While virtual reality is still fairly new in terms of overall adoption—with just a few million people buying headsets in 2017—several companies in both the hardware and content sectors have made 2018 Winter Olympics in PyeongChang, South Korea, a platform to show how the technology is evolving.
Leading up to the opening ceremony, Jaunt VR teamed up with Olympic Channel—the broadcasting platform for the International Olympic Committee—to follow seven teams of athletes around the world as they trained for events such as snowboarding and bobsledding.
The series, “Trending Gold,” features a film about the Nigerian women’s bobsled team, which producers chose to feature before knowing whether it would become the first African country to qualify for the games in the bobsled event.
“It was really a no-brainer for us because one of the things we’re trying to do as a media company is do things and present the Olympics in a different capacity,” said Mark Parkman, general manager of Olympic Channel. “If you look at some of our original content, we’ve tackled some issues that are controversial. We’ve gone behind the scenes in ways others haven’t before, and we’re wanting to distribute our content across as many platforms and new technologies as possible.”
While this is the first time Olympic Channel has created VR films, it’s not the first time the Olympics has been showcased in VR. For the 2016 Summer Olympics, Olympic Broadcasting Services put 360-degree cameras at certain venues, which the Olympic Channel then uploaded to its own platform. This year, Intel is partnering with OBS and NBC to bring VR content to the NBC Sports VR app.
“As with virtually all emerging technology, viewing technology, when it comes to the Olympics, we explore it all and see what makes sense,” said NBC Olympics president Gary Zenkel.
For this month’s games, Intel has been shooting VR footage for 19 sports across about 30 events. (The initiative is part of a broader plan to help promote the company’s increased focus on VR content. In January, it announced a new studio in Los Angeles. It’s also working on partnerships with film studios and other major sporting events.)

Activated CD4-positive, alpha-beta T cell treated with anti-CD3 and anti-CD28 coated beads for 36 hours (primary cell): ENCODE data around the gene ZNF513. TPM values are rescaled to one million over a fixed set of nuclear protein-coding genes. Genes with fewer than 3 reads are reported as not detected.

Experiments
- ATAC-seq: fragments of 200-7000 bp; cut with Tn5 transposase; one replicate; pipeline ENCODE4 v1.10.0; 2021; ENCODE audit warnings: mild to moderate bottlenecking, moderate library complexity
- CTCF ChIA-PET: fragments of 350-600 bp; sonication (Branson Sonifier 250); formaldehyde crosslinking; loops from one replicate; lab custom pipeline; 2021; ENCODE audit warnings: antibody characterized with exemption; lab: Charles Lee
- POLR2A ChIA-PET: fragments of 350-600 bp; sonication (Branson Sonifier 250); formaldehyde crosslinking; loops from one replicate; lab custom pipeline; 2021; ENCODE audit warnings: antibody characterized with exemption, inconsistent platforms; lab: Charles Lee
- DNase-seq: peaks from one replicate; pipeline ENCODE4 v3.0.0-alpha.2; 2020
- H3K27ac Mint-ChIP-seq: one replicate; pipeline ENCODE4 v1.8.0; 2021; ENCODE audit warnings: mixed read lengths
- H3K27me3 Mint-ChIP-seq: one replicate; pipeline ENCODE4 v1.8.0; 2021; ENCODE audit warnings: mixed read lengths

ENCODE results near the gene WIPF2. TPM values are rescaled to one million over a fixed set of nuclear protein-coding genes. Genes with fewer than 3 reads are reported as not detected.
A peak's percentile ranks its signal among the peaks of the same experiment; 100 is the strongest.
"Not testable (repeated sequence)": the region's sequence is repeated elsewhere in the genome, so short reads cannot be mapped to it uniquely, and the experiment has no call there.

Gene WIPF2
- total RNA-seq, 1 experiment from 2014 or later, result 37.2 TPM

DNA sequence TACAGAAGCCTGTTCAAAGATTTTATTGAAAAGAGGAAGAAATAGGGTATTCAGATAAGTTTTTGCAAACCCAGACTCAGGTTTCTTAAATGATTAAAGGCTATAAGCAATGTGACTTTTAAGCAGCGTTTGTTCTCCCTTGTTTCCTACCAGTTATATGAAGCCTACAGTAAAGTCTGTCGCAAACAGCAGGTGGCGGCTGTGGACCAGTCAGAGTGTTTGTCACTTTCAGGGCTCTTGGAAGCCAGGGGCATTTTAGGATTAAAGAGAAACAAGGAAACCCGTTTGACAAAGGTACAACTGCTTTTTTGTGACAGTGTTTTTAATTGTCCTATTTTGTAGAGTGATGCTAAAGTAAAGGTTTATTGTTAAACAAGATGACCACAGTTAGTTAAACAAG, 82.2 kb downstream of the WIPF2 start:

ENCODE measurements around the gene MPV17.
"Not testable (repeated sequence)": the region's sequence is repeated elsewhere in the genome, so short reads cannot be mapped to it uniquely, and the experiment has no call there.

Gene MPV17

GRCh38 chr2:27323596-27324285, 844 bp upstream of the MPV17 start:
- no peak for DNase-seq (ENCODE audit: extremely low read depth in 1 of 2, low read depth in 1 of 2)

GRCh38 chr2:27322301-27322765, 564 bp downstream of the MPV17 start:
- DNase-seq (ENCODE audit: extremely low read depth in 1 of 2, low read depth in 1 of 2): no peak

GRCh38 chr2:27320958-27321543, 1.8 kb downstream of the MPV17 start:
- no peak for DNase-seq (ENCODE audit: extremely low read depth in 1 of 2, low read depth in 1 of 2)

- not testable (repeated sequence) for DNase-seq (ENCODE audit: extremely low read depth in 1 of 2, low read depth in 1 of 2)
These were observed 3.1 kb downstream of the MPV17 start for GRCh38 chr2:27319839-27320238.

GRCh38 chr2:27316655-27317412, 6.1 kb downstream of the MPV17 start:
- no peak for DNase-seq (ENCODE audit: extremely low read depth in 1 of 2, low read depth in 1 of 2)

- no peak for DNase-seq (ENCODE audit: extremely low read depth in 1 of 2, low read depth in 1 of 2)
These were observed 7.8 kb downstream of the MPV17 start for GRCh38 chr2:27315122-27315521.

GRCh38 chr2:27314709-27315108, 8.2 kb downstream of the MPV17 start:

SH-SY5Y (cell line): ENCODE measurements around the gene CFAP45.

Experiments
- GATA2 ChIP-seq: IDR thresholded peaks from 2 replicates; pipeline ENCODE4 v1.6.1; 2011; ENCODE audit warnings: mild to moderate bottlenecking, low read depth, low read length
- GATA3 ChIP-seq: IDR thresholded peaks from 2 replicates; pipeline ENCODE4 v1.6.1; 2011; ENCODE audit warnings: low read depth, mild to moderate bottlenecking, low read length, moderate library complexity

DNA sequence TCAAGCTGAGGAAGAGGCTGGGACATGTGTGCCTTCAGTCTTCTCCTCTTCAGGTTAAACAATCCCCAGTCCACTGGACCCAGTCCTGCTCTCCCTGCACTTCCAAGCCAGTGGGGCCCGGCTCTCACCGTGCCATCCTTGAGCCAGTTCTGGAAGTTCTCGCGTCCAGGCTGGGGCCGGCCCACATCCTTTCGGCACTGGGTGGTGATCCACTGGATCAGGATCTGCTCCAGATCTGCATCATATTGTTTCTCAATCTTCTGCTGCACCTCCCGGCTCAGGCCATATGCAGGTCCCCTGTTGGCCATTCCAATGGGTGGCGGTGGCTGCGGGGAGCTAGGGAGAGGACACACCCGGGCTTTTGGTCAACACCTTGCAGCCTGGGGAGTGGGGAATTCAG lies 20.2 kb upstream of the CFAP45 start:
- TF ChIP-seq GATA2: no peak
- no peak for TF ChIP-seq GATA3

South Korean technology powerhouse Samsung—one of the pioneers in both VR hardware and software—also arrived at the site of the games with a large VR footprint of its own. An Olympic sponsor since 1998, the company brought along six VR experiences related to the games.
For one, Winter Ride, attendees can sit in one of several dozen chairs that rotate along with whatever they’re seeing within the headset as they make their way down an alpine slope. There’s even a VR skeleton ride—where riders lay on their stomach atop a flat board that twists and turns as they speed headfirst down the course–and VR snowboarding.
Samsung is also showing off some of its Winter Olympics VR experiences in New York. At its Samsung 837 space in Chelsea, the company has set up VR skiing, where visitors can put on a head set while standing atop of a pair of skis as an Olympic skier guides them down a hill, allowing them to feel the speed and agility required to navigate each turn. After that, users are transported in VR to an off-course mountain, where they drop out of a helicopter onto some fresh snow as they make their way down the perilous route.
But while broadcasters such as Olympic Channel and NBC, and tech companies like Samsung and Intel are increasing investment in 360-degree video, others are cutting back. Earlier this month, Viacom announced it’s closing down its own VR studio. CNN is also reportedly scaling back its own VR production efforts. As the industry grapples with how to evolve the creation, distribution, and exhibition of VR, opportunity can arise from anywhere. Including brands.
“We believe our role is to create VR content and immersive video content versus the hardware,” said Intel CMO Steve Fund told Adweek back in January while discussing the company’s VR efforts. “We want to be hardware agnostic so our content can be viewed by HTC or samsung or Microsoft or whoever.”